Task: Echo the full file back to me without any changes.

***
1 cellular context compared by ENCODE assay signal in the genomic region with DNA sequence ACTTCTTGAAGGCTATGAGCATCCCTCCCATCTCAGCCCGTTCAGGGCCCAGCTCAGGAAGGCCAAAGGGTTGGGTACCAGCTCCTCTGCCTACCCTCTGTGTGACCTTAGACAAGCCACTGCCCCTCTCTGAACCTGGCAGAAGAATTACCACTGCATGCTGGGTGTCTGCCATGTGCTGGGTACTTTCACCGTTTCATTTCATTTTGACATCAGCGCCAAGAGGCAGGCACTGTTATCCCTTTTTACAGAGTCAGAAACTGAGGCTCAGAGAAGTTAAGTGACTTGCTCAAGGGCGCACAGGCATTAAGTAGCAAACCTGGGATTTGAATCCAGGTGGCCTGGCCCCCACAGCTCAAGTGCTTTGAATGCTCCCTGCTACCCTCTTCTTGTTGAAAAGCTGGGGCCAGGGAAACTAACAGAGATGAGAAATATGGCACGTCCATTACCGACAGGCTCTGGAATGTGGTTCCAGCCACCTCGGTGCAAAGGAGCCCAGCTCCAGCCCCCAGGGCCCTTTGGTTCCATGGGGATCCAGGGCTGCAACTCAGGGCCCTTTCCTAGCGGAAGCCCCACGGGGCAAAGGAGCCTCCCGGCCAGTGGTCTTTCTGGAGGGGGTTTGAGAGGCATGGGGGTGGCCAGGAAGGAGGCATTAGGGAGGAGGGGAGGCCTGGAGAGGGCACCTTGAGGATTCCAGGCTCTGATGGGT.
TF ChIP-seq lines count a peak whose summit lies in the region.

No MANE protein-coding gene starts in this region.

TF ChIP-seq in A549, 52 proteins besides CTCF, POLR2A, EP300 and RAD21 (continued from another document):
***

1 cellular context compared by ENCODE assay signal in the genomic region with DNA sequence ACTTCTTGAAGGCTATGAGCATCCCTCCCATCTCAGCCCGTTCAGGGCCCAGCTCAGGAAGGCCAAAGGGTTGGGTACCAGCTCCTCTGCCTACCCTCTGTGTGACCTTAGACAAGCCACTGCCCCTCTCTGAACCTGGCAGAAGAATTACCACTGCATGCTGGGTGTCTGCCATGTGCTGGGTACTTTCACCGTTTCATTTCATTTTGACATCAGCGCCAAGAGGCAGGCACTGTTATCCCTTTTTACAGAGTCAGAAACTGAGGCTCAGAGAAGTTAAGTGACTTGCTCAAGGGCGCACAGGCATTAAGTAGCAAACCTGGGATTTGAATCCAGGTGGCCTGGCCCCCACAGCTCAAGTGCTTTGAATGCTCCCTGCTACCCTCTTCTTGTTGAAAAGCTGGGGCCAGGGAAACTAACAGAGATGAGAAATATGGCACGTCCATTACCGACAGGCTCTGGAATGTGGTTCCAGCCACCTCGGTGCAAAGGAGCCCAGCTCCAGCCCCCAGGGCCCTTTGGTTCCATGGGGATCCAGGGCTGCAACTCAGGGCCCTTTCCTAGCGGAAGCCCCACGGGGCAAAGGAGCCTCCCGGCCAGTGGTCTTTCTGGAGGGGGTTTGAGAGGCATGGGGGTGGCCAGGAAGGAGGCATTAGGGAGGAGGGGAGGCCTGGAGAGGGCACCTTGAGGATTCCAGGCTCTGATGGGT.
TF ChIP-seq lines count a peak whose summit lies in the region.

No MANE protein-coding gene starts in this region.

TF ChIP-seq in A549, 52 proteins besides CTCF, POLR2A, EP300 and RAD21 (continued from another document):